Report on the Global Tobacco Epidemic, 2011, which is the third in a series of WHO reports on the status of global tobacco control policy implementation. It tracks the status of the tobacco epidemic and the impact of interventions implemented to stop it. “This report is a strong and important step in our ongoing measurement of what has been achieved in tobacco control and how much more countries need to do. We can and must continue this work – millions of people’s lives are at stake”, said Dr Ala Alwan, Assistant Director-General World Health Organization.
The report also marks the first global research on tobacco counter-advertising (which was handled by World Lung Foundation) which explores the use of mass media as a method to warn people about the dangers of tobacco use and exposure to secondhand smoke. The two main types of interventions examined in this report are health warning labels on tobacco packages and national anti-tobacco mass media campaigns.
Tobacco use continues to be the leading global cause of preventable deaths, killing nearly 6 million people and causing hundreds of billions of dollars of economic damage worldwide each year. Worldwide more than 600,000 non-smokers die from exposure to tobacco smoke each year. According to WHO estimates, if current trends continue, then by 2030 tobacco would kill more than 8 million people globally each year . 80% of these premature deaths are likely to occur in low- and middle-income countries. So tobacco control must be given the high priority by scaling up tobacco control measures.
Over the past two years, 1.1 billion people, living in 30 countries (half of them being low or middle income), have become covered by at least one MPOWER measure (M for ‘monitor’ tobacco use and prevention policies; P for ‘protect’ people from tobacco smoke; O for ‘offer’ help to quit tobacco use; W for ‘warn’ about the dangers of tobacco use; E for ‘enforce’ bans on tobacco advertising, promotion and sponsorship; and R: stands for ‘raised’ taxes on tobacco). These measures, while requiring relatively little investment, are proven to be highly effective in changing tobacco use patterns and saving lives.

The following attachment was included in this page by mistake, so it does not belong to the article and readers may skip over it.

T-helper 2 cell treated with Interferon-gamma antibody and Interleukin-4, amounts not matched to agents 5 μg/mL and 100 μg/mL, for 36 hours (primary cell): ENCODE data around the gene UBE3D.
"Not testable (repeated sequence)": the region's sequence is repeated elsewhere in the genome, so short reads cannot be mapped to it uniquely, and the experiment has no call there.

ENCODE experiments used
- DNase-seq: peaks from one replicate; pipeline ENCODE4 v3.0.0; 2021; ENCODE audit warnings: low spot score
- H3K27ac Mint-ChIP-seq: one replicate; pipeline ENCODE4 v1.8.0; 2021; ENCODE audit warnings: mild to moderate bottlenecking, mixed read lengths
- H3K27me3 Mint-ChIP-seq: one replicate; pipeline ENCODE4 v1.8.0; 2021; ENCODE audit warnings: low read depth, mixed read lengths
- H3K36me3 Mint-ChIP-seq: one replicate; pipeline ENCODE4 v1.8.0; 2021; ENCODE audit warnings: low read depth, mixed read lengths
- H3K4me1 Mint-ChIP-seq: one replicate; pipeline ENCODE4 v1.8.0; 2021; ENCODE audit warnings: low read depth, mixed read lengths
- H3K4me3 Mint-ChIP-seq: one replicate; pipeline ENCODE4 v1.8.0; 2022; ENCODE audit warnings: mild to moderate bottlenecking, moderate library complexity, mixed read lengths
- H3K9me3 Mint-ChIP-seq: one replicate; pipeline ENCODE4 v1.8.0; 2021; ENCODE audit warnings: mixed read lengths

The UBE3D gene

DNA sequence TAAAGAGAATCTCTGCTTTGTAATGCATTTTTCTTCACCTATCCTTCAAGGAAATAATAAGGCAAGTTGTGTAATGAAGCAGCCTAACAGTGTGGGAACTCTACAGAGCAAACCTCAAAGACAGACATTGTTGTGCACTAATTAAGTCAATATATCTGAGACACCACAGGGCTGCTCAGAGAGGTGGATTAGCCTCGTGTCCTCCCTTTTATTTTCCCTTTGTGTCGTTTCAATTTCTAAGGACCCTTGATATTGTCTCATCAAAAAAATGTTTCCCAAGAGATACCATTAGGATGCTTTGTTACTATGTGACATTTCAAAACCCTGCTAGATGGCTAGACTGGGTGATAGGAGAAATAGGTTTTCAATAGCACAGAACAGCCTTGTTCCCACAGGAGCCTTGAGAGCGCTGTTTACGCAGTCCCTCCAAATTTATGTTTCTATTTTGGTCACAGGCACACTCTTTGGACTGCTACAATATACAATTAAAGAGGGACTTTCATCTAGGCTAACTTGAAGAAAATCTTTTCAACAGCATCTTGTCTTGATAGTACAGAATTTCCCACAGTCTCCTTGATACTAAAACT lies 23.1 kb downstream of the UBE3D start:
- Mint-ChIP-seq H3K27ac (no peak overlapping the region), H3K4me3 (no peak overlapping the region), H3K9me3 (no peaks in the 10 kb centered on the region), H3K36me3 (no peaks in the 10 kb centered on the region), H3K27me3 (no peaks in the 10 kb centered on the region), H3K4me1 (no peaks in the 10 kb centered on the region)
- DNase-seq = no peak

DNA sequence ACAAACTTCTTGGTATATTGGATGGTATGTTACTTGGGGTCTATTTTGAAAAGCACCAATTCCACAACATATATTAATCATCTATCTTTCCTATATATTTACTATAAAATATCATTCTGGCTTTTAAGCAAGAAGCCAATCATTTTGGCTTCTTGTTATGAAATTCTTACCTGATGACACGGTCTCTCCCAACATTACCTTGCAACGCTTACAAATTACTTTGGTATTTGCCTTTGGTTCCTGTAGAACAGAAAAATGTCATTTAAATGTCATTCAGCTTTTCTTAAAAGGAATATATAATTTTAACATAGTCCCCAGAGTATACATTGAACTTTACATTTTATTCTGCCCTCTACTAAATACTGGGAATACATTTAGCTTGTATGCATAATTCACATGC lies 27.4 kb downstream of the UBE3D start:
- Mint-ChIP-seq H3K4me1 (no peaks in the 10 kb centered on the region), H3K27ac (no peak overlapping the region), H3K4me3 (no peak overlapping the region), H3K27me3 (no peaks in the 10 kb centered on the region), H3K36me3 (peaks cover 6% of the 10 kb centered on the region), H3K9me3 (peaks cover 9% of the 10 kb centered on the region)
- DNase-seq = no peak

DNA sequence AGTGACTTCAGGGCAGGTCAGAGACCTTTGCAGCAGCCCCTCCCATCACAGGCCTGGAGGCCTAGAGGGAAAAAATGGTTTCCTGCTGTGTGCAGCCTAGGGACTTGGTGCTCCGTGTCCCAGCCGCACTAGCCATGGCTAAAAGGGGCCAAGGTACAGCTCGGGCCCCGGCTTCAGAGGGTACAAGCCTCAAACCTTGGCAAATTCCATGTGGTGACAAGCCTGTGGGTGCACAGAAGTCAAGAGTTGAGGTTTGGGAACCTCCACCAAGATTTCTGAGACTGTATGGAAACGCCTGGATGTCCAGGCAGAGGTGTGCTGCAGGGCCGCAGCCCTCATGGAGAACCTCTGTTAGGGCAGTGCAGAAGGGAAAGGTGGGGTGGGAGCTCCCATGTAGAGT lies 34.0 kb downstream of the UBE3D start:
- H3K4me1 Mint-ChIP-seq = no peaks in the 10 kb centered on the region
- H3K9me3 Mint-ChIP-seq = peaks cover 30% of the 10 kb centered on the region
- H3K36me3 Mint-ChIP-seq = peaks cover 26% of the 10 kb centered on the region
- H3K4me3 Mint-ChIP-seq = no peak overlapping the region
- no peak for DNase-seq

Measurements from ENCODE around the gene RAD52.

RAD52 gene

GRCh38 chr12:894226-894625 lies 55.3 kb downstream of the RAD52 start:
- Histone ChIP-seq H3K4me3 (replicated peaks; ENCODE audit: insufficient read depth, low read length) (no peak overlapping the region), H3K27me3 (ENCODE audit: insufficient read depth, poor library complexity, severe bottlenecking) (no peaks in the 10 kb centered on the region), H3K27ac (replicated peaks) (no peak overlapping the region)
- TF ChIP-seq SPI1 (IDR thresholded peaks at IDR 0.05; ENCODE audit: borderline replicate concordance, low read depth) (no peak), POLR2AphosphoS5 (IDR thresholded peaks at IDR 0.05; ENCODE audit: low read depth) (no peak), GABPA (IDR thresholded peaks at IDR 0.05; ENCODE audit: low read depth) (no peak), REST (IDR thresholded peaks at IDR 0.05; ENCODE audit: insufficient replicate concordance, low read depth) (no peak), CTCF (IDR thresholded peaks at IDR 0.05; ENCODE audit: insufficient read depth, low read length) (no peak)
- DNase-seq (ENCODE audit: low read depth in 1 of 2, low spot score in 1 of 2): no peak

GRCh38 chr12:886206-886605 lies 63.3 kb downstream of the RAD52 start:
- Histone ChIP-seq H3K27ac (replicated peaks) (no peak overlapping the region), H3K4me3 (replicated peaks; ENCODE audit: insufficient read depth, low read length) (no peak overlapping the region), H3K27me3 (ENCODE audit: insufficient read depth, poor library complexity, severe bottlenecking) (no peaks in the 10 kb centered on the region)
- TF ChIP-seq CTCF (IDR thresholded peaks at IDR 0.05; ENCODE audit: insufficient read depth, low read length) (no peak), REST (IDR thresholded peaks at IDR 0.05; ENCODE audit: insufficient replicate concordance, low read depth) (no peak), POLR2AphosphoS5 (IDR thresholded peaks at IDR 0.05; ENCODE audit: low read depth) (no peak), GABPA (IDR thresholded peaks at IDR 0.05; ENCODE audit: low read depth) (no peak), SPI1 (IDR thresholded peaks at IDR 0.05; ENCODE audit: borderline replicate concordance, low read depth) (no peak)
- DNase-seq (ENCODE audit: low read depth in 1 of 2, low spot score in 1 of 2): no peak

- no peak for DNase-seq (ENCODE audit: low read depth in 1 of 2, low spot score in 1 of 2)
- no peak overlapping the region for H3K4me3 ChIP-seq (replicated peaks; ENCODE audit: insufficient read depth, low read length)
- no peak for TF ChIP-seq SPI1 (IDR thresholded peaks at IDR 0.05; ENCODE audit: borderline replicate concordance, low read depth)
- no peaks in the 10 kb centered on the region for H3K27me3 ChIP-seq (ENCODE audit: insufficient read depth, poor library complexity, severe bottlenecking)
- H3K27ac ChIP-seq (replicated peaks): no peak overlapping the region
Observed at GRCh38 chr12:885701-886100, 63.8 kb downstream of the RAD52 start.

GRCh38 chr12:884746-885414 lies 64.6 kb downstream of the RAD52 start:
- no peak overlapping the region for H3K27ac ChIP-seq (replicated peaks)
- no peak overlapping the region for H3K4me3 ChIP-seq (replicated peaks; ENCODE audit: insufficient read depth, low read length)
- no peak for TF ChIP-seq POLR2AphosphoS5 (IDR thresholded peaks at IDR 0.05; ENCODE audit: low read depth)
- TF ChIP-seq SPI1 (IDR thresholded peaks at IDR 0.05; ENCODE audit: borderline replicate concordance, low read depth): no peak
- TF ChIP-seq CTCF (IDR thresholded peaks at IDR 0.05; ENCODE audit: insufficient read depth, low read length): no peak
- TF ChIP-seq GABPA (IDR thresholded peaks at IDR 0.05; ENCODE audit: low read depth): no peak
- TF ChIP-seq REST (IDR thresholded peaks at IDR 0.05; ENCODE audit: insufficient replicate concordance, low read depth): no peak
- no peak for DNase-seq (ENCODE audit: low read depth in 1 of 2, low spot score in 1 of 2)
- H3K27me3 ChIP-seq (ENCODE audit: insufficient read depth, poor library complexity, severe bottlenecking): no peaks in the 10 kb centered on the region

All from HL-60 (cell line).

Nevertheless, the tobacco epidemic continues to expand because of ongoing tobacco industry marketing and the extreme addictiveness of tobacco that makes it difficult for people to quit once they start. The WHO Framework Convention on Tobacco Control (FCTC) is an evidence-based global treaty, which has been ratified by 174 countries. Its Article 11 sets out strong, clear and legally obligatory standards for health warning labels on tobacco packaging. These standards are derived from data that effective warning labels increase smokers’ awareness of health risks, and increase the likelihood that smokers will think about cessation and reduce tobacco consumption.
Many studies have also documented the effectiveness of graphic materials that show physical and emotional harms tobacco use inflicts. Mandatory and large health graphic warning labels on tobacco packaging and hard-hitting mass media campaigns have proved effective in reducing tobacco use and encouraging people to quit.
Effective warning labels increase smokers’ awareness of health risks, and increase the likelihood that smokers will think about cessation and reduce tobacco consumption.
Canada became the first country to introduce large, graphic health warning labels on cigarette packages in 2001.
However, as of now, only 19 countries (1 billion people) follow best-practice standards by requiring large graphic health warnings on tobacco product packages, and none of these are low-income countries.
Only 6 (Bhutan, Democratic People’s Republic of Korea, India, Maldives, Nepal and Sri Lanka) out of the 11 South-East Asia Region countries, where smokeless tobacco products are extensively used, have some legislation requiring health warnings on smokeless tobacco packaging. However none of them meet the best-practice level for health warnings on smokeless tobacco products. India ranks third in prevalence of adult tobacco use with 35% of its adult population addicted to this lethal poison. Also, 25% of its adult population is addicted to chewing tobacco.